Security is one of the main issues surrounding choice of container when it’s primary purpose will be storage. Because of the shipping containers’ main construction, of CorTen steel panels and cross members, their purposeful design to carry extremely heavy loads, stack on top of each other, and resist the harshest environments like tornadoes and hurricanes; they are the one of the easiest ways to immediately keep a variety or large number of items safe at one time in a transportable pre-made container. Generally speaking, storing personal effects in a shipping container is one of the safest places you could ever place an item, however there are steps you can take to make the container impenetrable, as you can see from the points below.
A padlock would be the first port of call for safety, and the easiest to get on short notice. However, you will ‘get what you pay for’ in the way that if you buy a cheap flimsy padlock, it will be easier for a thief to get open. In reality if you pay a little extra for a heavy duty padlock – ideally with a shrouded steel casing, and shorter handle so thieves can’t remove it with bolt cutters, then you are more likely to keep your items inside untouched. The most suitable style of padlock for a shipping container is a ‘shutter’ padlock, as pictured.
There is a way of improving the security of your container even further and this is by the installation of a lockbox. Containers that are bought brand new these days, may already have a lockbox as standard issue. A lockbox is a steel plate assembled into a cover which fits over the lock. By covering the padlock with a lockbox, it creates a confined space around the padlock. This space is too small for a thief to manoeuvre a bolt cutter in, to try and cut the padlock. Lockboxes can sometimes be welded to the container’s body during manufacturing. However, lockboxes can easily be attached to your container yourself, if there isn’t one installed already. If you do take up the task yourself, you can either weld it to the body of the container, or attach it with bolts.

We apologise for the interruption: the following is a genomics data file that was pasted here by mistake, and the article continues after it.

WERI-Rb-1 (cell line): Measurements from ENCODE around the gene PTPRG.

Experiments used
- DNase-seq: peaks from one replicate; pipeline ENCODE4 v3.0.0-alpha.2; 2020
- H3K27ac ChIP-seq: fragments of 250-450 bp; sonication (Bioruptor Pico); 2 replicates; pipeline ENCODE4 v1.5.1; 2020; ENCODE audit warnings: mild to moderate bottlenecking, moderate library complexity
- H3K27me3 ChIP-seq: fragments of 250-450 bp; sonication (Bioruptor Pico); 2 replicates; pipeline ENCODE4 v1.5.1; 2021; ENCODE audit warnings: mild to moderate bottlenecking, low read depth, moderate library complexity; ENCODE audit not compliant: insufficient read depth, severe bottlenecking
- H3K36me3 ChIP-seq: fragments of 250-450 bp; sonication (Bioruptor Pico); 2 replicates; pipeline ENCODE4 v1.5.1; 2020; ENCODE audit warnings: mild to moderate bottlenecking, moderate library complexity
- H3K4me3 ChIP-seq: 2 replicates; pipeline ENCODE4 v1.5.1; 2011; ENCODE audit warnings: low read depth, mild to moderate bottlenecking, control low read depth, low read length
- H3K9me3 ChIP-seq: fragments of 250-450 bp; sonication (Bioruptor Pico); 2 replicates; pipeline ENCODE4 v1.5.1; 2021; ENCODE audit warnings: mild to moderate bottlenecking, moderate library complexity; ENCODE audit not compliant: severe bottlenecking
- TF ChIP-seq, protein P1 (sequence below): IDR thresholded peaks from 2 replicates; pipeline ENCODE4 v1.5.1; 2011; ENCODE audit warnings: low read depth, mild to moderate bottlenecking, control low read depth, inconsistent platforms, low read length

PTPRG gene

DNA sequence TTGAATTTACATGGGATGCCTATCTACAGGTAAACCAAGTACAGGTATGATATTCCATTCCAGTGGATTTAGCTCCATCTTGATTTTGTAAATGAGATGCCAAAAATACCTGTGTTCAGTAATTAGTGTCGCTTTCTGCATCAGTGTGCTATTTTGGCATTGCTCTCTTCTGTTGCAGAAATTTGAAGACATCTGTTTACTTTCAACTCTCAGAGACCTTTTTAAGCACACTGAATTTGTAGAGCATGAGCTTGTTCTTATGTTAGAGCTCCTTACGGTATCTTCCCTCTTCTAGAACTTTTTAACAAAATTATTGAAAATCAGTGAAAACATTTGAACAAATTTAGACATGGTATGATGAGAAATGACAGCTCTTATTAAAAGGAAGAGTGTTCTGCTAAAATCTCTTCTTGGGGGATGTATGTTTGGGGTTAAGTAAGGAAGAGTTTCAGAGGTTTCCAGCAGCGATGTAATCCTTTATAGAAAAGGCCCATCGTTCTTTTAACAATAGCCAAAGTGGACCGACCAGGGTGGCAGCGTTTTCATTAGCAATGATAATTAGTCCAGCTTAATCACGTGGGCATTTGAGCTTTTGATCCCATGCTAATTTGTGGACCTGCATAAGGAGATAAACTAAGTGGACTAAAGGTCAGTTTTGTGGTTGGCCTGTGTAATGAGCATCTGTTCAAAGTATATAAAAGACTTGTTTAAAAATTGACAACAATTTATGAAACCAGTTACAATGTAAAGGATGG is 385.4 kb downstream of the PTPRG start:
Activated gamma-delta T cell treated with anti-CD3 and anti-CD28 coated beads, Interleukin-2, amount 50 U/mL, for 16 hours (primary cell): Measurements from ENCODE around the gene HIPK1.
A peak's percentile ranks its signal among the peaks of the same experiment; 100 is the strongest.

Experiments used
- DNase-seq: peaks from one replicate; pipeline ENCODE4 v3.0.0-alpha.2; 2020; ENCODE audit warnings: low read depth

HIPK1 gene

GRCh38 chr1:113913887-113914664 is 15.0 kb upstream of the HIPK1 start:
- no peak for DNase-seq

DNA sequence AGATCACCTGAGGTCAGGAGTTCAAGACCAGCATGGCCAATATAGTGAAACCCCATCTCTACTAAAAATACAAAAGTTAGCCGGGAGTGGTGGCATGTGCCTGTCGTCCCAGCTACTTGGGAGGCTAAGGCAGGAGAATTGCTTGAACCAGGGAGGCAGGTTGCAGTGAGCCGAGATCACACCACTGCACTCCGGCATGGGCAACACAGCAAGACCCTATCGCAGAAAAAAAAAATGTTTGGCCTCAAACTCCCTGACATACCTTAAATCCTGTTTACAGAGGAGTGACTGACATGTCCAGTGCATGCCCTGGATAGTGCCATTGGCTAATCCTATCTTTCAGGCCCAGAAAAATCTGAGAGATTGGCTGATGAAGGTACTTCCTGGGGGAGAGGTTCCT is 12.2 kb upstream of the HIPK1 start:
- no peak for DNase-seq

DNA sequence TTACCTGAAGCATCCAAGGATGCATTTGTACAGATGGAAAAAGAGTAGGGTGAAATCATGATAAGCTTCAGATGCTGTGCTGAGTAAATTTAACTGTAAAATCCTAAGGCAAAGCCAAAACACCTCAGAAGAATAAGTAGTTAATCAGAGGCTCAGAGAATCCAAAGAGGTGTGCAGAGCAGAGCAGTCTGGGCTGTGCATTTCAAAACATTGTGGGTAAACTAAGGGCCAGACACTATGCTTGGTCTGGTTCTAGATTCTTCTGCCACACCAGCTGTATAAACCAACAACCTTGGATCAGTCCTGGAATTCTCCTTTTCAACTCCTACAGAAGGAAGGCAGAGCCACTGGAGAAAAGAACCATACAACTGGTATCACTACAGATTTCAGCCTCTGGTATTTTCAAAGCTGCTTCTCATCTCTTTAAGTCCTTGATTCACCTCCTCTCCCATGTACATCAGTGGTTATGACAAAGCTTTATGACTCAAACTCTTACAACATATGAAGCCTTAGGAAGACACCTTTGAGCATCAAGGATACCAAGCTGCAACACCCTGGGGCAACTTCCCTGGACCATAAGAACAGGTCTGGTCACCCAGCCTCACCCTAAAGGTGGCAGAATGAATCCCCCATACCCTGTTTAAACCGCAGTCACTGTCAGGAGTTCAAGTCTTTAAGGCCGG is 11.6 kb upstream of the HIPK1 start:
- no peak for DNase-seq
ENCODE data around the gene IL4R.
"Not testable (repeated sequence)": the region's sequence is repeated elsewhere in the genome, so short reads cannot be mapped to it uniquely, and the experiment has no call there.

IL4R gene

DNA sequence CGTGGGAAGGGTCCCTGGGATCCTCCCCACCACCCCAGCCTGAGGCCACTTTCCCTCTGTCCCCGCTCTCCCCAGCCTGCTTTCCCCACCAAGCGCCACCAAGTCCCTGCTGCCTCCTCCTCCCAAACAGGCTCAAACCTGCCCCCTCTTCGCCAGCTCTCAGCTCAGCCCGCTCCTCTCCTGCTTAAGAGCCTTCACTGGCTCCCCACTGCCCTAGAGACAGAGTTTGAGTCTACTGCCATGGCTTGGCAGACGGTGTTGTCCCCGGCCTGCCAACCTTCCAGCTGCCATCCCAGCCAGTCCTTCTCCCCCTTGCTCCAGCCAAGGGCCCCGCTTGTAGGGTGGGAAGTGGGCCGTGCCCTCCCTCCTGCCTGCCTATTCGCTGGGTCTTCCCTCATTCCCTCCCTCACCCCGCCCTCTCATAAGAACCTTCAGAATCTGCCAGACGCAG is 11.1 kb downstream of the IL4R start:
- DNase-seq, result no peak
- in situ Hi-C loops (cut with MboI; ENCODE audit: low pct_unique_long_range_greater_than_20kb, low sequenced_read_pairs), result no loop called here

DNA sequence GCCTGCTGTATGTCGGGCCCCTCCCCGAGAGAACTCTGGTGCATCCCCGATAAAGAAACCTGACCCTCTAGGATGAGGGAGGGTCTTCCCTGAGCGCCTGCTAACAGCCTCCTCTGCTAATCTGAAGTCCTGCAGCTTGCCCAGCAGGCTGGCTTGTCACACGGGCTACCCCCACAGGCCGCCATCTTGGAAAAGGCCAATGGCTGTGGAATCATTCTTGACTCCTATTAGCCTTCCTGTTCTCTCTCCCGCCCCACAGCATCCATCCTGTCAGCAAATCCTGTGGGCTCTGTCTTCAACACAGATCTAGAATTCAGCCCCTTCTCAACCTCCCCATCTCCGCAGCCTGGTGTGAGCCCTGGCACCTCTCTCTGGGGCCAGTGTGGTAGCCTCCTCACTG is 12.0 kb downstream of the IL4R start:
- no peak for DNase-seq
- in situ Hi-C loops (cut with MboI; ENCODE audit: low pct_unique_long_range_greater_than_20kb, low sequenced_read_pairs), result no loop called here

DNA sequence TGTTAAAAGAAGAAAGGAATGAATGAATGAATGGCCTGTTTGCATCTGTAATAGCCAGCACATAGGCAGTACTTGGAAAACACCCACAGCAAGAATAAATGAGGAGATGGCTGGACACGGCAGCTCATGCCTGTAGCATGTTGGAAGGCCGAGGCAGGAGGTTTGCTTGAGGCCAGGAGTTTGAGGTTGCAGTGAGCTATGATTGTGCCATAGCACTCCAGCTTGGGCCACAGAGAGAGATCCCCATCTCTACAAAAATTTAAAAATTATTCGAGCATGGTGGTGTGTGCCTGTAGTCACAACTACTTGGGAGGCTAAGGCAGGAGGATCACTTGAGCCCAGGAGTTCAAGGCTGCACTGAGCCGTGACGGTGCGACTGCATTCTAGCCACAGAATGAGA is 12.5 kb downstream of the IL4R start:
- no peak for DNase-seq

Exactly as described, inner bolts are used to lock the shipping container doors from the inside, similar to the design of a normal house dead bolt. The way they are positioned make them impossible to remove without first gaining access to the container through another door.
Usually placed on the right-hand side of a shipping container, these locks stop the door locking handles from turning – so even if someone was to cut a padlock, they still wouldn’t be able to gain access to you container, or your personal items. The great thing about these locks are they are usually portable, and therefore don’t need to be welded on.
An alarm system is a worthy investment for your container, to not only scare off would-be thieves but also warn yourself and others when someone may be trying to break in. A custom made alarm for shipping containers would probably be best, however with the large variety of alarms and accessories you can get these days, from motion detectors to close circuit tv monitoring, you can easily make any alarm work for you.